EU leaders are set to hold virtual talks with Chinese President Xi Jinping on Monday (14 September), hoping to make progress on trade and investment, even as tensions mount between Beijing and the West over Hong Kong and treatment of the country’s Uighur Muslim minority.
The September summit was meant to be a landmark event of Germany’s six-month EU presidency, with European leaders meeting their Chinese counterpart physically in Leipzig, Germany.
But initial plans had to be postponed due to the COVID-19 pandemic and the summit switched into a video call involving Xi, German Chancellor Angela Merkel, European Commission chief Ursula von der Leyen and European Council president Charles Michel.
Snails pace on investment deal
Both sides are hoping to make progress on trade and investment, although a previous summit in June had produced no tangible progress on several key issues.
Attempts to finalise a long-negotiated investment pact, which China insists can be done by the end of the year, have so far failed.
Speaking to reporters on Friday, senior EU officials said “significant progress” has been made since the last summit in June, voicing hopes for a “roadmap” to be agreed by December.
However, they also warned Beijing needs to do more to improve market access for European companies – something the Chinese side had promised in April last year – and put an end to a practice forcing foreign firms to share know-how when operating in China.
“Significant obstacles remain,” a senior EU official told reporters ahead of the meeting, citing calls to end forced technology transfers and the establishment of a level playing field for European companies competing with subsidised state-owned Chinese firms.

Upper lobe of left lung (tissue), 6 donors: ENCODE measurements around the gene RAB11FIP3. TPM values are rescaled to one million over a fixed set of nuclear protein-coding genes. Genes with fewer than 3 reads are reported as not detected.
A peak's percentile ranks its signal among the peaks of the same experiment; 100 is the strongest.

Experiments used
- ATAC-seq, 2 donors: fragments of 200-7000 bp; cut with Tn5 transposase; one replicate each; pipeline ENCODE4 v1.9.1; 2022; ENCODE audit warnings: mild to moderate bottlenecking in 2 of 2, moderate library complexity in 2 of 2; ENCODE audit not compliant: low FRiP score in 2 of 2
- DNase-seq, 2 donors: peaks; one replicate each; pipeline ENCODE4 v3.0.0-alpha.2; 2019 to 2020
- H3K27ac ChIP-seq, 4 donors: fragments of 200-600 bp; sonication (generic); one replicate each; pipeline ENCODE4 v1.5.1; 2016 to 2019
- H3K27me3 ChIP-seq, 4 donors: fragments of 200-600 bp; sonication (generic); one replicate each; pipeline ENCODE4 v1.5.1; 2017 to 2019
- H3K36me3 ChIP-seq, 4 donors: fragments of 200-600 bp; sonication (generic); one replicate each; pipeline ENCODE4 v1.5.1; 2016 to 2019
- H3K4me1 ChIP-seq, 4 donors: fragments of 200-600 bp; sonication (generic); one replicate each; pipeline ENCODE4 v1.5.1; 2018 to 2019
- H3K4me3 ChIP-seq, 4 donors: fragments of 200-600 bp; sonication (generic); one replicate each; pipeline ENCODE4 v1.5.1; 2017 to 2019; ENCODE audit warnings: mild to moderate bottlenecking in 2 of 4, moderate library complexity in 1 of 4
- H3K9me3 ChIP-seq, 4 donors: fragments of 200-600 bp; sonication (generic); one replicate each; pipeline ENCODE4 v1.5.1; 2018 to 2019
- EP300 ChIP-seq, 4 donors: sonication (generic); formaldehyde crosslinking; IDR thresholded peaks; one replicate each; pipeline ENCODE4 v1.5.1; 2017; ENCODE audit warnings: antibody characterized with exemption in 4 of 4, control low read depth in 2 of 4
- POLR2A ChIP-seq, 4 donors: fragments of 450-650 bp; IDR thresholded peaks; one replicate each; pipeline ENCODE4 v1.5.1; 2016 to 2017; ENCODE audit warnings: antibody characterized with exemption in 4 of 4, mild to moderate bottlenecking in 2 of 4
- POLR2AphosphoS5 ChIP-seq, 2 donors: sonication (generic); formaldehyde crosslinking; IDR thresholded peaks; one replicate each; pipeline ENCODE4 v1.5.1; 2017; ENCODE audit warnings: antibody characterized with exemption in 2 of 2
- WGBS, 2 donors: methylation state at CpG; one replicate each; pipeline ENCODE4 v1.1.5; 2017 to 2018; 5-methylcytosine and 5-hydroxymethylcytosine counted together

Europe will not agree to unfavourable terms to “simply cut a deal,” the official warned. “Even if there is a political objective to accelerate negotiations and conclude them by the end of the year, we will have this only if it is something worth having,” the same source added.
Ahead of the leaders’ meeting, the EU and China have signed a bilateral agreement to protect 100 European Geographical Indications (GIs) in China and 100 Chinese GIs in the European Union against usurpation and imitation.
This agreement, first concluded in November 2019, should bring reciprocal trade benefits as well as introducing consumers to guaranteed, quality products on both sides. A press release and a factsheet are available online.
But the Europeans are not as united as they would like to be seen. Indeed, a storm is brewing as member states like Greece, Portugal and Italy have openly embraced China’s Belt and Road Initiative (BRI) to attract investment, irritating Brussels and many EU partners.
As EURACTIV reported earlier, fifteen EU member states have breached bloc-wide rules in agreeing bilateral commercial deals with China as part of Beijing’s ambitious belt and road initiative (BRI), according to a damning report published by the European Court of Auditors.
EU caught between Washington and Beijing
“For a long time, Europeans were convinced that China had no interest in undermining the EU or its voice on the global stage – primarily because of its position as a major trading partner for Beijing and its ability to serve as a counterweight in the growing rivalry with the US,” said Janka Oertel, Asia Director at the European Council on Foreign Relations (ECFR).